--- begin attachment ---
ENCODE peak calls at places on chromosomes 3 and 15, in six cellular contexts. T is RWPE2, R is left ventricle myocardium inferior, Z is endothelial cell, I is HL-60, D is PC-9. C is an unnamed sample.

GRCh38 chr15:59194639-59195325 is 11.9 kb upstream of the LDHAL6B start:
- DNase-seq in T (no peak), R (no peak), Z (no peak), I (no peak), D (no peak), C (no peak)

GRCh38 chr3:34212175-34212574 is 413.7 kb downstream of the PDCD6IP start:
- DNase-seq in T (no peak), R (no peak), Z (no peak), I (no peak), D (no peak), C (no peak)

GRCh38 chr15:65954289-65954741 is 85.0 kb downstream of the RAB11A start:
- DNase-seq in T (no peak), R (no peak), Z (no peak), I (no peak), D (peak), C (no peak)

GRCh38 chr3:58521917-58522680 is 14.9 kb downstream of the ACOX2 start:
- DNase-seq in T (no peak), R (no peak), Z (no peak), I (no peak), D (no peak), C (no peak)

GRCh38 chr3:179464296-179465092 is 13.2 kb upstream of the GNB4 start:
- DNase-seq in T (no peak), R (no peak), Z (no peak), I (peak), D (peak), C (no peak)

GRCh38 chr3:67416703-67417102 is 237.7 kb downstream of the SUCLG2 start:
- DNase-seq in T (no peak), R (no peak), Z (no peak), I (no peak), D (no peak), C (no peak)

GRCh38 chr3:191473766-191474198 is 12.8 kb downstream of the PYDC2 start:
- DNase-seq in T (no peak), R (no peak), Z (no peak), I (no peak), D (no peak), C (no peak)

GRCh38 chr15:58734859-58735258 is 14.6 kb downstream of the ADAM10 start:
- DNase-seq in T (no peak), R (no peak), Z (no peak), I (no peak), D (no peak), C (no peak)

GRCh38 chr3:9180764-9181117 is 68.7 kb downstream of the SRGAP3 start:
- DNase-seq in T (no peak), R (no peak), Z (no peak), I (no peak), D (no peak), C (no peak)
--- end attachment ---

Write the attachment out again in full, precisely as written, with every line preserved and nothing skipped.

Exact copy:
ENCODE peak calls at places on chromosomes 3 and 15, in six cellular contexts. T is RWPE2, R is left ventricle myocardium inferior, Z is endothelial cell, I is HL-60, D is PC-9. C is an unnamed sample.

GRCh38 chr15:59194639-59195325 is 11.9 kb upstream of the LDHAL6B start:
- DNase-seq in T (no peak), R (no peak), Z (no peak), I (no peak), D (no peak), C (no peak)

GRCh38 chr3:34212175-34212574 is 413.7 kb downstream of the PDCD6IP start:
- DNase-seq in T (no peak), R (no peak), Z (no peak), I (no peak), D (no peak), C (no peak)

GRCh38 chr15:65954289-65954741 is 85.0 kb downstream of the RAB11A start:
- DNase-seq in T (no peak), R (no peak), Z (no peak), I (no peak), D (peak), C (no peak)

GRCh38 chr3:58521917-58522680 is 14.9 kb downstream of the ACOX2 start:
- DNase-seq in T (no peak), R (no peak), Z (no peak), I (no peak), D (no peak), C (no peak)

GRCh38 chr3:179464296-179465092 is 13.2 kb upstream of the GNB4 start:
- DNase-seq in T (no peak), R (no peak), Z (no peak), I (peak), D (peak), C (no peak)

GRCh38 chr3:67416703-67417102 is 237.7 kb downstream of the SUCLG2 start:
- DNase-seq in T (no peak), R (no peak), Z (no peak), I (no peak), D (no peak), C (no peak)

GRCh38 chr3:191473766-191474198 is 12.8 kb downstream of the PYDC2 start:
- DNase-seq in T (no peak), R (no peak), Z (no peak), I (no peak), D (no peak), C (no peak)

GRCh38 chr15:58734859-58735258 is 14.6 kb downstream of the ADAM10 start:
- DNase-seq in T (no peak), R (no peak), Z (no peak), I (no peak), D (no peak), C (no peak)

GRCh38 chr3:9180764-9181117 is 68.7 kb downstream of the SRGAP3 start:
- DNase-seq in T (no peak), R (no peak), Z (no peak), I (no peak), D (no peak), C (no peak)